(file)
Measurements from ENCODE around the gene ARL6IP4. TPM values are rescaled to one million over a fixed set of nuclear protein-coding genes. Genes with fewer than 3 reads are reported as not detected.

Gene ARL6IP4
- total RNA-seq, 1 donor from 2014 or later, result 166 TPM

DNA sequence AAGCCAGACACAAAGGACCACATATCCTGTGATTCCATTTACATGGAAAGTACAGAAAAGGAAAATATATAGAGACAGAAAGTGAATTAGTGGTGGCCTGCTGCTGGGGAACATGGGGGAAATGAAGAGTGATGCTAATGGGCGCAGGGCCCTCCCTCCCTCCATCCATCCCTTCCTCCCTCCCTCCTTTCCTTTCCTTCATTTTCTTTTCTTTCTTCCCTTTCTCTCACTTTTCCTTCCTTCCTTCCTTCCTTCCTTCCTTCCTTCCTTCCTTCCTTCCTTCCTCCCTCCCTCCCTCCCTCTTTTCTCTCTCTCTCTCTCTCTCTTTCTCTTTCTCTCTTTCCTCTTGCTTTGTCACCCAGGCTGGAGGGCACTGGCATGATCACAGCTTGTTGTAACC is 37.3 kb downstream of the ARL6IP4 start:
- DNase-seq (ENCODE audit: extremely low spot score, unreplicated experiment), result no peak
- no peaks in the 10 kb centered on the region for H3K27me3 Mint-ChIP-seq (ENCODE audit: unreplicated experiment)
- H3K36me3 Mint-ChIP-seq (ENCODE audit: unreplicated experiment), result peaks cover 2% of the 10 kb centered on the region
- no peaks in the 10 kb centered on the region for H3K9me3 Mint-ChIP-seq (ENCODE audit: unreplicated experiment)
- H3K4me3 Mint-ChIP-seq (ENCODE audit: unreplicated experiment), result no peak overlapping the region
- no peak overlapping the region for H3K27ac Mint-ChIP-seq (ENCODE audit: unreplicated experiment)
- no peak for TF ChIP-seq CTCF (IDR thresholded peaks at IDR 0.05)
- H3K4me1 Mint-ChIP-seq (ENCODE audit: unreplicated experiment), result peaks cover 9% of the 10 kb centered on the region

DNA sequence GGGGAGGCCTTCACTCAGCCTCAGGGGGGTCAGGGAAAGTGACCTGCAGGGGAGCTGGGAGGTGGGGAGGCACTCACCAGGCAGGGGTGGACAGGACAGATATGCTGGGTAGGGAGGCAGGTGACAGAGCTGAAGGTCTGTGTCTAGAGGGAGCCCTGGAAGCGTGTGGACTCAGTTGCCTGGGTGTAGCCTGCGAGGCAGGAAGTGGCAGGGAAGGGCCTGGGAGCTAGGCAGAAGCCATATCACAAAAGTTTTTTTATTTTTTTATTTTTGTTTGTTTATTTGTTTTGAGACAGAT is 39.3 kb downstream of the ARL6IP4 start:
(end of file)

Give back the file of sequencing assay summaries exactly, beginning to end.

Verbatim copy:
Measurements from ENCODE around the gene ARL6IP4. TPM values are rescaled to one million over a fixed set of nuclear protein-coding genes. Genes with fewer than 3 reads are reported as not detected.

Gene ARL6IP4
- total RNA-seq, 1 donor from 2014 or later, result 166 TPM

DNA sequence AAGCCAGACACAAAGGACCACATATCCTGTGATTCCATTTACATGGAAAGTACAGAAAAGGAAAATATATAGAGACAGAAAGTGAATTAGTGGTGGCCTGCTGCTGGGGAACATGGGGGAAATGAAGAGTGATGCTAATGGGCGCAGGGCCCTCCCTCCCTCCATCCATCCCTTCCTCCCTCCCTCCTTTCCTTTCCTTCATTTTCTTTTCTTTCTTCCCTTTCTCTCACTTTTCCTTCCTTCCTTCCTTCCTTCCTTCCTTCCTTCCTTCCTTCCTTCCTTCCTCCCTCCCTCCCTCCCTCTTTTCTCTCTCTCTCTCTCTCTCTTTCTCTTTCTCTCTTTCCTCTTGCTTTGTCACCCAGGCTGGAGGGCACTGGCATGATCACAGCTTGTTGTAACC is 37.3 kb downstream of the ARL6IP4 start:
- DNase-seq (ENCODE audit: extremely low spot score, unreplicated experiment), result no peak
- no peaks in the 10 kb centered on the region for H3K27me3 Mint-ChIP-seq (ENCODE audit: unreplicated experiment)
- H3K36me3 Mint-ChIP-seq (ENCODE audit: unreplicated experiment), result peaks cover 2% of the 10 kb centered on the region
- no peaks in the 10 kb centered on the region for H3K9me3 Mint-ChIP-seq (ENCODE audit: unreplicated experiment)
- H3K4me3 Mint-ChIP-seq (ENCODE audit: unreplicated experiment), result no peak overlapping the region
- no peak overlapping the region for H3K27ac Mint-ChIP-seq (ENCODE audit: unreplicated experiment)
- no peak for TF ChIP-seq CTCF (IDR thresholded peaks at IDR 0.05)
- H3K4me1 Mint-ChIP-seq (ENCODE audit: unreplicated experiment), result peaks cover 9% of the 10 kb centered on the region

DNA sequence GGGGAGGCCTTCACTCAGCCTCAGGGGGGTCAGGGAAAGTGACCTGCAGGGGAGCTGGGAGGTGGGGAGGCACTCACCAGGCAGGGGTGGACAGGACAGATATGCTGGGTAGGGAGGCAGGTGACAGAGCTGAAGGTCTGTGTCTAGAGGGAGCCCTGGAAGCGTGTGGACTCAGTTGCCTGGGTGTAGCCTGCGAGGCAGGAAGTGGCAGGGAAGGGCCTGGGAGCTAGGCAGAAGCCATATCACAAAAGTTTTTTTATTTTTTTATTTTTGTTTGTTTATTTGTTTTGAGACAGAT is 39.3 kb downstream of the ARL6IP4 start: